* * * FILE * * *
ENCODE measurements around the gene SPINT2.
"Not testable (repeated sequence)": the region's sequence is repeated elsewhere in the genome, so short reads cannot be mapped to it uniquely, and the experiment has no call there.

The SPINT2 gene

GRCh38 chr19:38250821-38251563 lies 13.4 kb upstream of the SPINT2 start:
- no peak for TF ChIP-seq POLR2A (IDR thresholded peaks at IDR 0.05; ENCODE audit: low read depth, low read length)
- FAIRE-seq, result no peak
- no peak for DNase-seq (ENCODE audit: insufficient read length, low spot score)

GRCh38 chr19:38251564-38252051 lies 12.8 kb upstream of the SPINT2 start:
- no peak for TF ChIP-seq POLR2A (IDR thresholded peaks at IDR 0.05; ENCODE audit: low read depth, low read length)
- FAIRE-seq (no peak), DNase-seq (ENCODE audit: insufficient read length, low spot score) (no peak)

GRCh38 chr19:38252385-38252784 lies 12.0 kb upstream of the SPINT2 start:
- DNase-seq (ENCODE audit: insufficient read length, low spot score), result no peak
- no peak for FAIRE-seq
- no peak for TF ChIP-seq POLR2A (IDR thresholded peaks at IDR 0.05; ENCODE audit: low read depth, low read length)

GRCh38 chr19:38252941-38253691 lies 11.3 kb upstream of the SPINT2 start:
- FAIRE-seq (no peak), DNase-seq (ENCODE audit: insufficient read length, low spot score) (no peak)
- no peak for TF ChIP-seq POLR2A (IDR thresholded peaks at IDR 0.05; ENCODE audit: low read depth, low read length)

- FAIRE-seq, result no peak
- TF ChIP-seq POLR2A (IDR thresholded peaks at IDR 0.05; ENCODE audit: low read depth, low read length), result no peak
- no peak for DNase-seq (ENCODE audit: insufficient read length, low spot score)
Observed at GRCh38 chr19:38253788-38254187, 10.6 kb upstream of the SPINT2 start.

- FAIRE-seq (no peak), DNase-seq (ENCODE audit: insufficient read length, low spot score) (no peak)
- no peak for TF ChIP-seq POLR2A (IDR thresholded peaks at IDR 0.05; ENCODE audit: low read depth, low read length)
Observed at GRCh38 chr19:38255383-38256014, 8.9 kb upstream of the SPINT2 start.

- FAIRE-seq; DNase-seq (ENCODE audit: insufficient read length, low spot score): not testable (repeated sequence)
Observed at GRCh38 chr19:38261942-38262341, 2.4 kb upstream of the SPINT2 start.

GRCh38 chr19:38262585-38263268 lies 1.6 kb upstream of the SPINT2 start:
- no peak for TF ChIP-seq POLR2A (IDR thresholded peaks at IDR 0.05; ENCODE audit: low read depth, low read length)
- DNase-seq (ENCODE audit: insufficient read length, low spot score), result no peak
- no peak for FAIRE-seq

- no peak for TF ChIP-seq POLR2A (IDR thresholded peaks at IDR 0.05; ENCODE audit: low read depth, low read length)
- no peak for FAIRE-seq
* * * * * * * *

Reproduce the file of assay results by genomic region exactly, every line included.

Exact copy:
ENCODE measurements around the gene SPINT2.
"Not testable (repeated sequence)": the region's sequence is repeated elsewhere in the genome, so short reads cannot be mapped to it uniquely, and the experiment has no call there.

The SPINT2 gene

GRCh38 chr19:38250821-38251563 lies 13.4 kb upstream of the SPINT2 start:
- no peak for TF ChIP-seq POLR2A (IDR thresholded peaks at IDR 0.05; ENCODE audit: low read depth, low read length)
- FAIRE-seq, result no peak
- no peak for DNase-seq (ENCODE audit: insufficient read length, low spot score)

GRCh38 chr19:38251564-38252051 lies 12.8 kb upstream of the SPINT2 start:
- no peak for TF ChIP-seq POLR2A (IDR thresholded peaks at IDR 0.05; ENCODE audit: low read depth, low read length)
- FAIRE-seq (no peak), DNase-seq (ENCODE audit: insufficient read length, low spot score) (no peak)

GRCh38 chr19:38252385-38252784 lies 12.0 kb upstream of the SPINT2 start:
- DNase-seq (ENCODE audit: insufficient read length, low spot score), result no peak
- no peak for FAIRE-seq
- no peak for TF ChIP-seq POLR2A (IDR thresholded peaks at IDR 0.05; ENCODE audit: low read depth, low read length)

GRCh38 chr19:38252941-38253691 lies 11.3 kb upstream of the SPINT2 start:
- FAIRE-seq (no peak), DNase-seq (ENCODE audit: insufficient read length, low spot score) (no peak)
- no peak for TF ChIP-seq POLR2A (IDR thresholded peaks at IDR 0.05; ENCODE audit: low read depth, low read length)

- FAIRE-seq, result no peak
- TF ChIP-seq POLR2A (IDR thresholded peaks at IDR 0.05; ENCODE audit: low read depth, low read length), result no peak
- no peak for DNase-seq (ENCODE audit: insufficient read length, low spot score)
Observed at GRCh38 chr19:38253788-38254187, 10.6 kb upstream of the SPINT2 start.

- FAIRE-seq (no peak), DNase-seq (ENCODE audit: insufficient read length, low spot score) (no peak)
- no peak for TF ChIP-seq POLR2A (IDR thresholded peaks at IDR 0.05; ENCODE audit: low read depth, low read length)
Observed at GRCh38 chr19:38255383-38256014, 8.9 kb upstream of the SPINT2 start.

- FAIRE-seq; DNase-seq (ENCODE audit: insufficient read length, low spot score): not testable (repeated sequence)
Observed at GRCh38 chr19:38261942-38262341, 2.4 kb upstream of the SPINT2 start.

GRCh38 chr19:38262585-38263268 lies 1.6 kb upstream of the SPINT2 start:
- no peak for TF ChIP-seq POLR2A (IDR thresholded peaks at IDR 0.05; ENCODE audit: low read depth, low read length)
- DNase-seq (ENCODE audit: insufficient read length, low spot score), result no peak
- no peak for FAIRE-seq

- no peak for TF ChIP-seq POLR2A (IDR thresholded peaks at IDR 0.05; ENCODE audit: low read depth, low read length)
- no peak for FAIRE-seq